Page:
Sylvia Beach and the Lost Generation: A History of Literary Paris in the Twenties and Thirties
The generation of English-speaking writers who congregated in Paris just after the First World War, if they were “lost” at the time, have since been more than adequately “found.” Since the Second World War, literary critics, biographers, historians, and writers of memoirs have been gleaning the fields. Joyce (who never was lost in the first place), Pound, Ford, Hemingway, Wyndham Lewis, Fitzgerald, Stein, and Beckett have been the subjects, sometimes the objects, of investigations galore. Their deeds and misdeeds, their writings formal and informal, their feuds, innuendoes, and affairs have been thoroughly chronicled; their dozens of epigones, enemies, intimates, admirers, and associates have been studied down to the minute particulars. So too have the many artists and musicians who were their influential contemporaries, not to mention the French writers—Gide, Valéry, Cocteau, Claudel, Colette—who shared the city with them.
Archibald MacLeish called this complex “the greatest period of literary and artistic innovation since the Renaissance”; since he took part in it, one might reflect that it wasn’t really for him to say. Still, the time and place have clearly proved magnetic. By now one can readily learn more about Paris in the Twenties and Thirties, and without leaving the public library in Peoria, than the participants themselves in those movable feasts ever knew.
Sylvia Beach occupied a central position in the expatriate literary community; indeed, her position takes some explaining, for she was a person of scant financial resources, quiet (not to say discreet) personal habits, and few outspoken intellectual pretensions, who for more than two decades exercised gentle yet decisive prestige within a shifting quasi community consisting in good part of egomaniacs, drunks, fornicators, and libertarian artistic cutups. The unlikely instrument of her dominance was a bookstore.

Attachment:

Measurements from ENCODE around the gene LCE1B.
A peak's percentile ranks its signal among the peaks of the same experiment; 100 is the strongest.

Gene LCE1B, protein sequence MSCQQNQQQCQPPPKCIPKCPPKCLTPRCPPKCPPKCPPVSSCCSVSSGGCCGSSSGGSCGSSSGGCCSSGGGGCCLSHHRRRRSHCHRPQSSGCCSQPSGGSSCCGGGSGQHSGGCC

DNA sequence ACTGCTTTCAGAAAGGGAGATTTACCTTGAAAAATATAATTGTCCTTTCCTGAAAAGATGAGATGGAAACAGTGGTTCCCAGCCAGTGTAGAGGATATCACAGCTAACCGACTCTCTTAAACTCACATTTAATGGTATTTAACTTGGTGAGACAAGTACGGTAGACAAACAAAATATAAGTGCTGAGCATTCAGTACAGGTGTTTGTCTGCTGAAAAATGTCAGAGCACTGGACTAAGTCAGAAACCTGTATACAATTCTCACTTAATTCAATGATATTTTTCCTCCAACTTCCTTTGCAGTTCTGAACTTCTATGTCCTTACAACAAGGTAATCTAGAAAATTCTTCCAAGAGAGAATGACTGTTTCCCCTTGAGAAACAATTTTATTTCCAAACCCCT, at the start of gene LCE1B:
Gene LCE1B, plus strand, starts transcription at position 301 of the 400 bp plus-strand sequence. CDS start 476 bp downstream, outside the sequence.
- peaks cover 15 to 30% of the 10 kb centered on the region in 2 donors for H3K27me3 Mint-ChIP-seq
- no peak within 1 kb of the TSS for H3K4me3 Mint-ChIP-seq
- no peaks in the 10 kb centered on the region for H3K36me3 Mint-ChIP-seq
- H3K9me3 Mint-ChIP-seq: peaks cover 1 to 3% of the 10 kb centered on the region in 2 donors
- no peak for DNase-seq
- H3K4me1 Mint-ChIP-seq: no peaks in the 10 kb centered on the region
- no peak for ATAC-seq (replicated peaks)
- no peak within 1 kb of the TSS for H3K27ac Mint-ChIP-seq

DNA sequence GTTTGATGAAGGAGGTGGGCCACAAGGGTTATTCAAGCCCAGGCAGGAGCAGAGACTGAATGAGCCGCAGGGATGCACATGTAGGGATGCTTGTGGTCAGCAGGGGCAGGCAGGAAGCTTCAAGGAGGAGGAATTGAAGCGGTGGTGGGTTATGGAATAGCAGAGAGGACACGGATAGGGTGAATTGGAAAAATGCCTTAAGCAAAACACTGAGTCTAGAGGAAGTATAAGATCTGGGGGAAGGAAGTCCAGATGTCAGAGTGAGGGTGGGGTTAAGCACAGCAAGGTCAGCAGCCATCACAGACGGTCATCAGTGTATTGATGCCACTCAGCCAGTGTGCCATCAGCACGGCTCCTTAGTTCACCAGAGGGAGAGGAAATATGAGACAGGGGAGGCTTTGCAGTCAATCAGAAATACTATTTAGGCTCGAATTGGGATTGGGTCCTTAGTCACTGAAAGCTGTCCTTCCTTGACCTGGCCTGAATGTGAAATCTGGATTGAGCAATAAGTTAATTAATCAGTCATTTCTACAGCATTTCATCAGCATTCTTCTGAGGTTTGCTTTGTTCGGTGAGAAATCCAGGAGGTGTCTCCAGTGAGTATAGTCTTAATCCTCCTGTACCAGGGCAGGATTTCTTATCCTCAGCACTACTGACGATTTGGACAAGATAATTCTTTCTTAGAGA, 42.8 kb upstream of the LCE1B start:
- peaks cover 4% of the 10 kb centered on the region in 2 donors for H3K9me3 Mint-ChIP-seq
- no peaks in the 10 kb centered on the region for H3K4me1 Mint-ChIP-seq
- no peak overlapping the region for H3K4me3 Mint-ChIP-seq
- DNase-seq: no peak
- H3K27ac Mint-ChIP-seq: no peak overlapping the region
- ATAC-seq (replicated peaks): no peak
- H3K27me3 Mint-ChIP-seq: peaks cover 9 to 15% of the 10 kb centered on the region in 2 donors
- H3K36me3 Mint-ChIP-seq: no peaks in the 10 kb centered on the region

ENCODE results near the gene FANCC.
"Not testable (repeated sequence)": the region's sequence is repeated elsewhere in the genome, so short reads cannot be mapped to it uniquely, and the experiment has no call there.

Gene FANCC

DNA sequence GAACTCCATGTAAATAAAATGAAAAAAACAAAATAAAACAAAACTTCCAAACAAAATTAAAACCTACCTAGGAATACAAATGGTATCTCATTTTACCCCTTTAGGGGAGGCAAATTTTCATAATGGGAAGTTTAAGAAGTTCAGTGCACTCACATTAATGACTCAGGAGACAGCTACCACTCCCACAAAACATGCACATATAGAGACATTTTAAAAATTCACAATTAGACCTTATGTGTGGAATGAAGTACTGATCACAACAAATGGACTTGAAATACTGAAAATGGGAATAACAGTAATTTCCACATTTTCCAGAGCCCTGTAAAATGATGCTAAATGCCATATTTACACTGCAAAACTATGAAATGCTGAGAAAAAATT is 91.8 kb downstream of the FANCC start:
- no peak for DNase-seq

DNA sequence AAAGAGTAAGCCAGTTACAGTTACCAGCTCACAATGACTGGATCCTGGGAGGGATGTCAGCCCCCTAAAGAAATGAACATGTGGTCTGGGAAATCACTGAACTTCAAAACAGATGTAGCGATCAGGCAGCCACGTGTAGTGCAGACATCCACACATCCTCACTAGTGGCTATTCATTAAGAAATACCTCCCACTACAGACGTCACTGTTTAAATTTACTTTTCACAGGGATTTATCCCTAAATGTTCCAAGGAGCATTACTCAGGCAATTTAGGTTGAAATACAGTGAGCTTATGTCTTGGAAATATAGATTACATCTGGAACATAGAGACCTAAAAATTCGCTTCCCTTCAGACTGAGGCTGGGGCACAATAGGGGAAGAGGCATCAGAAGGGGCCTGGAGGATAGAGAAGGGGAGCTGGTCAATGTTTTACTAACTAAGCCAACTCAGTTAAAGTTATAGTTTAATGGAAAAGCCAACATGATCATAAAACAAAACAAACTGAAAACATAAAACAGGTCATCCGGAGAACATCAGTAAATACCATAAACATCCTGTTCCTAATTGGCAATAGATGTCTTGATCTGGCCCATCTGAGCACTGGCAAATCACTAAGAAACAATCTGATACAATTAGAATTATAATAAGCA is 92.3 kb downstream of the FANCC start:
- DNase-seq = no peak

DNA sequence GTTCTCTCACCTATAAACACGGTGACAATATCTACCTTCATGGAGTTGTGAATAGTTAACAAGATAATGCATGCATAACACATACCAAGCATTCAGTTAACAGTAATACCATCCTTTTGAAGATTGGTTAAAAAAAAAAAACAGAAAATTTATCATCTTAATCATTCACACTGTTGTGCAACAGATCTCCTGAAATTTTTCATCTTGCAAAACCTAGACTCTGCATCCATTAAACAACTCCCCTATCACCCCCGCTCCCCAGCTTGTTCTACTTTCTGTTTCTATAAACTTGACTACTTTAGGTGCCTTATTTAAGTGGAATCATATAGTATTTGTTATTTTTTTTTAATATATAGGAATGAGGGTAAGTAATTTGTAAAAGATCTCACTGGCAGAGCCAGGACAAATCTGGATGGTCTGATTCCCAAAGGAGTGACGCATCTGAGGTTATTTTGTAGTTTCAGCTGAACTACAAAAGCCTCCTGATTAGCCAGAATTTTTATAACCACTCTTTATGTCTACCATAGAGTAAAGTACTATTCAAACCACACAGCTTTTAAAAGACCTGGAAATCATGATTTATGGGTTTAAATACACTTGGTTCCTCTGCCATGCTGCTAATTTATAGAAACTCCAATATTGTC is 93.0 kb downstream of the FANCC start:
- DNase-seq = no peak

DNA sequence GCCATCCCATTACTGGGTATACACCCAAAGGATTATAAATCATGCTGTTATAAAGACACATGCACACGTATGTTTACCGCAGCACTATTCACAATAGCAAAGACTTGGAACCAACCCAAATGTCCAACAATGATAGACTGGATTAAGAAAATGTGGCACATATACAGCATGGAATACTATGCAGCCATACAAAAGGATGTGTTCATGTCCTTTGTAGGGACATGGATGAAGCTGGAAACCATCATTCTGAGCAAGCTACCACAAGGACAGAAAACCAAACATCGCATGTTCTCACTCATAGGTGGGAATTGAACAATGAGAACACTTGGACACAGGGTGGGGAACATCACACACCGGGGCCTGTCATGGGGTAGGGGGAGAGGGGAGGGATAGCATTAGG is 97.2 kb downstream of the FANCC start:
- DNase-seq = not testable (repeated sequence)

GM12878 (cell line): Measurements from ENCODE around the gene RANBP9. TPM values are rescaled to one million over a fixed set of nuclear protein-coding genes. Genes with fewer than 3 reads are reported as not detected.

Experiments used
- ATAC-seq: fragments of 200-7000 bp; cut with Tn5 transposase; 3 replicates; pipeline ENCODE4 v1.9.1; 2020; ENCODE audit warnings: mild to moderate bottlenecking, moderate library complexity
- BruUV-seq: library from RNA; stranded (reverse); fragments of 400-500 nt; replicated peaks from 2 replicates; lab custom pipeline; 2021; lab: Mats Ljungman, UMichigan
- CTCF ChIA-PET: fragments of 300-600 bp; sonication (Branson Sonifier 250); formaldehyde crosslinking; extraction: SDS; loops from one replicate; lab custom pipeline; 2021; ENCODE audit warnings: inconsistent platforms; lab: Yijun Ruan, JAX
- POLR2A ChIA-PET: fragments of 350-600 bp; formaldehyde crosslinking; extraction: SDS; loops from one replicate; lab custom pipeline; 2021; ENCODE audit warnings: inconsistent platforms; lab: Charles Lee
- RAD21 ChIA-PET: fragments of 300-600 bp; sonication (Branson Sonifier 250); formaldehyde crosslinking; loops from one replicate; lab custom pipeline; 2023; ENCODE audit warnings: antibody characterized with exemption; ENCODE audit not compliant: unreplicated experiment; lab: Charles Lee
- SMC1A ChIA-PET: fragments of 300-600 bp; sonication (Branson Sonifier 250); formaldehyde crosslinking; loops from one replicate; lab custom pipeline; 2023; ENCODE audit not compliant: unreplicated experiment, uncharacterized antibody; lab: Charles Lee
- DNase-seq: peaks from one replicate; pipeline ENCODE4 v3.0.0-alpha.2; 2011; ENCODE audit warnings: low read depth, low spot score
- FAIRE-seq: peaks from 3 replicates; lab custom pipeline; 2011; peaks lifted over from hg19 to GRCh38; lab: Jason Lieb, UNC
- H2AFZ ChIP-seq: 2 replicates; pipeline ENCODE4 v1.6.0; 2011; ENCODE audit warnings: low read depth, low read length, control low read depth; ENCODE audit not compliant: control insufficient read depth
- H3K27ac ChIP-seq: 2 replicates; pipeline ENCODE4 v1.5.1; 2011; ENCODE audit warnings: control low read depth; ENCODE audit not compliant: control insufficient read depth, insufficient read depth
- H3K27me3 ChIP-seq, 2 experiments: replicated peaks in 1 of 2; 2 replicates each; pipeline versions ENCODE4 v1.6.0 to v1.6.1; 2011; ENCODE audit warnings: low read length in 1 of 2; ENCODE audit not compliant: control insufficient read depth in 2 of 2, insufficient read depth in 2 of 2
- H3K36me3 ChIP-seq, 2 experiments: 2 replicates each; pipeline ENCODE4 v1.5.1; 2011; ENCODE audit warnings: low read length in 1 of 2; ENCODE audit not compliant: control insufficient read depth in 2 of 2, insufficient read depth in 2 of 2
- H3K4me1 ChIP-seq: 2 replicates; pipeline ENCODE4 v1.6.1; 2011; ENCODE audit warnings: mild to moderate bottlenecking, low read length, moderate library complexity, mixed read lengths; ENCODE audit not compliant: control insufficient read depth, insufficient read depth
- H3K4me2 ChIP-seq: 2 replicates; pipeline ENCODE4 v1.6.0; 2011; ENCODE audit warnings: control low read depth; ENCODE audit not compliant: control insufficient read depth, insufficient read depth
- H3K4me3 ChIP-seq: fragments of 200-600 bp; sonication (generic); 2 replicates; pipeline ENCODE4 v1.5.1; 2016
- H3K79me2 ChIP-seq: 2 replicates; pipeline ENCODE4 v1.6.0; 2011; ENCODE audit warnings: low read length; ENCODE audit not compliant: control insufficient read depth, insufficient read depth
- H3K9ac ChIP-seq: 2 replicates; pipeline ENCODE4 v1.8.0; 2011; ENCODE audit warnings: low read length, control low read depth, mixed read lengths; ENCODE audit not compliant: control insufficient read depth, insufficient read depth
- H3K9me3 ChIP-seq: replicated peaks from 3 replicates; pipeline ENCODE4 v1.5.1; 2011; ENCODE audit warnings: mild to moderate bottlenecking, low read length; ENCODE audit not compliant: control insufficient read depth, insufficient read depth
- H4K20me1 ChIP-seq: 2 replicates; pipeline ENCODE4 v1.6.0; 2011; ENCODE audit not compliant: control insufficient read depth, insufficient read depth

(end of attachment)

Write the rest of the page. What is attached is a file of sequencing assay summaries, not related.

Considering their importance to the literary world, retailers of books have not as a rule enjoyed a very good press. One or two novels come to mind with booksellers as central figures, but not many; and we don’t very often see literary life through the eyes of the person who buys a stack of books, sets them out on a shelf, and waits hopefully for a customer. Miss Beach became an exception to that rule when in 1959, at the age of seventy-two, she published her first and only volume, Shakespeare and Company. It was a title deriving directly from the name of the English-language bookstore which she founded and managed in the Odéon district of Paris’s Left Bank. In fact the humdrum business of renting or selling books was the least part of her story. Having overcome tremendous odds, she courageously and all but single-handedly arranged for the publication and distribution of Joyce’s Ulysses; for many years, she remained a friend, business agent, factotum, supporter, and defender of that demanding, difficile genius.
In addition, certain traits of intangible character—a combination, perhaps, of warmth, dignity, and integrity—led her to a position almost equivalent to…
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